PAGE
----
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Sickle Cell Disease

key information

source: Cleveland Clinic

year: 2020


Sickle cell disease is an inherited (passed from parent to child) disorder that affects the body’s red blood cells. In this disease, defective hemoglobin (a substance that carries oxygen in the blood) causes the red blood cells to change shape (into a sickle) when oxygen is released to tissues.

Normal red blood cells are round and are able to move through small blood vessels in the body to deliver oxygen. In sickle cell disease, a chemical change in hemoglobin causes the substance to form long rods in the red blood cell as the hemoglobin releases oxygen. These rigid rods change the shape of the red blood cell into a sickle shape.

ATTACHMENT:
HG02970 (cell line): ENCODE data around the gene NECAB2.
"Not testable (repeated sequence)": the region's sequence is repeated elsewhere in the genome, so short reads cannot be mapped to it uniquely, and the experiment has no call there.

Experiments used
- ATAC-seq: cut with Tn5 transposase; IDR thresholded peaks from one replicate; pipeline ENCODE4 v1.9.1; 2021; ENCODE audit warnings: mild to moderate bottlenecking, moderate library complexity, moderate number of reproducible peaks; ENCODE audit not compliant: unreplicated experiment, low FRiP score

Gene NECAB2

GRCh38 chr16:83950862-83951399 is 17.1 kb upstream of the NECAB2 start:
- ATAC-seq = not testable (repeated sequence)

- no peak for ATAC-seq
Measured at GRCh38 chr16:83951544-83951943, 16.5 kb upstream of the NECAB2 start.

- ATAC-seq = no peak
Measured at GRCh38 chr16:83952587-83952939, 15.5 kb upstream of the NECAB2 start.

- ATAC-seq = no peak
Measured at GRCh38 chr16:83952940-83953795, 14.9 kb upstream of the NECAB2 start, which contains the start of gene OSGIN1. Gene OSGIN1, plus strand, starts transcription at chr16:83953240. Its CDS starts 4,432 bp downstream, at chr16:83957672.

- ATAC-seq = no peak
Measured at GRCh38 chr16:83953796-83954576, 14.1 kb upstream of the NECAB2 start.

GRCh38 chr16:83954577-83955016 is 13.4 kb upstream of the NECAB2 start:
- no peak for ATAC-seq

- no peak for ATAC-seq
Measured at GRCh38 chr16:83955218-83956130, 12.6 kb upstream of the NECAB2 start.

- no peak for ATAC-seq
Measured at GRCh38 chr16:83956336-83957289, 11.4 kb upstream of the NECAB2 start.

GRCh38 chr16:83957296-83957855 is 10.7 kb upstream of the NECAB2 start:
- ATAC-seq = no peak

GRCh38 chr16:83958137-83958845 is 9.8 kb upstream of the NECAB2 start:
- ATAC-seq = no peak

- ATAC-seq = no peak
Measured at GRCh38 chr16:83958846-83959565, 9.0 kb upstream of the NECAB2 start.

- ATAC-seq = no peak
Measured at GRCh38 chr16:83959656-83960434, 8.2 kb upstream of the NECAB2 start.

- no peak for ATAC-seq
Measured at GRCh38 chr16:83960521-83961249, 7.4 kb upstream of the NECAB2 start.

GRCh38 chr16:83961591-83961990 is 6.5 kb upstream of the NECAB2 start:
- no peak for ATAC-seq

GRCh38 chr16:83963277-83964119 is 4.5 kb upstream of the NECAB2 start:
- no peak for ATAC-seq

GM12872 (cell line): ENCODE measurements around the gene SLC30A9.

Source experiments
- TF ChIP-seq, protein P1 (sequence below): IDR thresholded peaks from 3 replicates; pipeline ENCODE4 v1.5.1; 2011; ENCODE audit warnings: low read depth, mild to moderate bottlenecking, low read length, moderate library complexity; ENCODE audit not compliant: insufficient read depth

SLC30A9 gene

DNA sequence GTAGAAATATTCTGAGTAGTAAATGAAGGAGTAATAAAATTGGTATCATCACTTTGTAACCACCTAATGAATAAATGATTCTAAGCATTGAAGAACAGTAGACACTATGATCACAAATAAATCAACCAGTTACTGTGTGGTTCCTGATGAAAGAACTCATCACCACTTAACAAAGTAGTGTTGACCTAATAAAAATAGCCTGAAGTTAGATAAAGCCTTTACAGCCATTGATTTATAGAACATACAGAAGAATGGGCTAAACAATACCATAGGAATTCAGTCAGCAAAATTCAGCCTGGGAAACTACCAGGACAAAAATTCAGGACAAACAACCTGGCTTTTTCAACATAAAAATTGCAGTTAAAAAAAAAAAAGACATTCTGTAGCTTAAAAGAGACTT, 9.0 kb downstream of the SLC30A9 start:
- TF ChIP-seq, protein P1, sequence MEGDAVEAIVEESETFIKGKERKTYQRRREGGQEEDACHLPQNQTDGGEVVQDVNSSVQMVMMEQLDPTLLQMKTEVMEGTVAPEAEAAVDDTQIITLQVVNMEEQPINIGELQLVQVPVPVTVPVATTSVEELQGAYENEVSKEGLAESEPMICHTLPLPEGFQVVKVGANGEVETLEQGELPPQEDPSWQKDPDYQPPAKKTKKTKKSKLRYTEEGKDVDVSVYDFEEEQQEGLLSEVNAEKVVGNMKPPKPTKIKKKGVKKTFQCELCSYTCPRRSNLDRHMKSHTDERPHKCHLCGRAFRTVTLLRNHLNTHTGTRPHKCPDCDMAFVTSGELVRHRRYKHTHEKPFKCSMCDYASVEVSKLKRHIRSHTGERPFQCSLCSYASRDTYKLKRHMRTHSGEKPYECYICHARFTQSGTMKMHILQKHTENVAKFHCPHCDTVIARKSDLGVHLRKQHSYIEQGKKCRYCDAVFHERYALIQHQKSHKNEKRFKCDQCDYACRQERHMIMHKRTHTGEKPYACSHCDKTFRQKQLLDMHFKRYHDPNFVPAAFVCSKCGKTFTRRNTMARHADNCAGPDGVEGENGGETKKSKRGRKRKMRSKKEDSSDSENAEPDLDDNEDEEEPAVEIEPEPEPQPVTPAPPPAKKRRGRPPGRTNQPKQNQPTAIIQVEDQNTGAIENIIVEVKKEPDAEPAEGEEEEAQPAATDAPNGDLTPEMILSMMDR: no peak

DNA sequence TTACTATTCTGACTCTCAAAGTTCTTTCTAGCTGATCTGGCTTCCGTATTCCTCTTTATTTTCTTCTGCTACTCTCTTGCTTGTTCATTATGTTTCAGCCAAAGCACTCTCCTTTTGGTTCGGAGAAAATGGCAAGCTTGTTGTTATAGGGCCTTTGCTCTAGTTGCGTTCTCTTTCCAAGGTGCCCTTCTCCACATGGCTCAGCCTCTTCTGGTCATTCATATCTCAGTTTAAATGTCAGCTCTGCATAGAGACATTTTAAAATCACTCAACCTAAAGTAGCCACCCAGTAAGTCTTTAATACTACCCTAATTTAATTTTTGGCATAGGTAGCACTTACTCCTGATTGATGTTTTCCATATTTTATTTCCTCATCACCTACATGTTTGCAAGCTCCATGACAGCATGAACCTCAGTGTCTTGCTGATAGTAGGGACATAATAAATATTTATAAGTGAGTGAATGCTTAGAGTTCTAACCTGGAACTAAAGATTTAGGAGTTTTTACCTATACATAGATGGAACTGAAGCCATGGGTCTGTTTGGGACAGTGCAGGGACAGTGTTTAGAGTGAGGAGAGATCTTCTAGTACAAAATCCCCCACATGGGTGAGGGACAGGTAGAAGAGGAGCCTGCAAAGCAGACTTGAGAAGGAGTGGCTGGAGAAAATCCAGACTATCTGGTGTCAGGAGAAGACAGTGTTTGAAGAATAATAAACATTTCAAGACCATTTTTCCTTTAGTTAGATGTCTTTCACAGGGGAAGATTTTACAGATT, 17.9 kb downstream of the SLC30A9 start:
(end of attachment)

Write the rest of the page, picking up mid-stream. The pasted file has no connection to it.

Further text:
The disease gets its name because the faulty blood cells are shaped like sickles used to cut wheat. When the deformed cells go through blood vessels, they become stiff, distorted, clog the blood flow, and can break apart.

Individuals with sickle cell disease have hemoglobin “S,” which may be homogenous or also be in combination with other abnormal hemoglobins (Hemoglobin C; Beta thalassemia trait or other rare Hemoglobin variants). Others without this disease have hemoglobin “A”, which is the normal adult hemoglobin.

Sickle cell disease is found most often in African-Americans and Africans. However, other ethnic groups also can have sickle cell disease. In many states, the law requires newborn babies to be tested for sickle cell disease, regardless of ethnic background.

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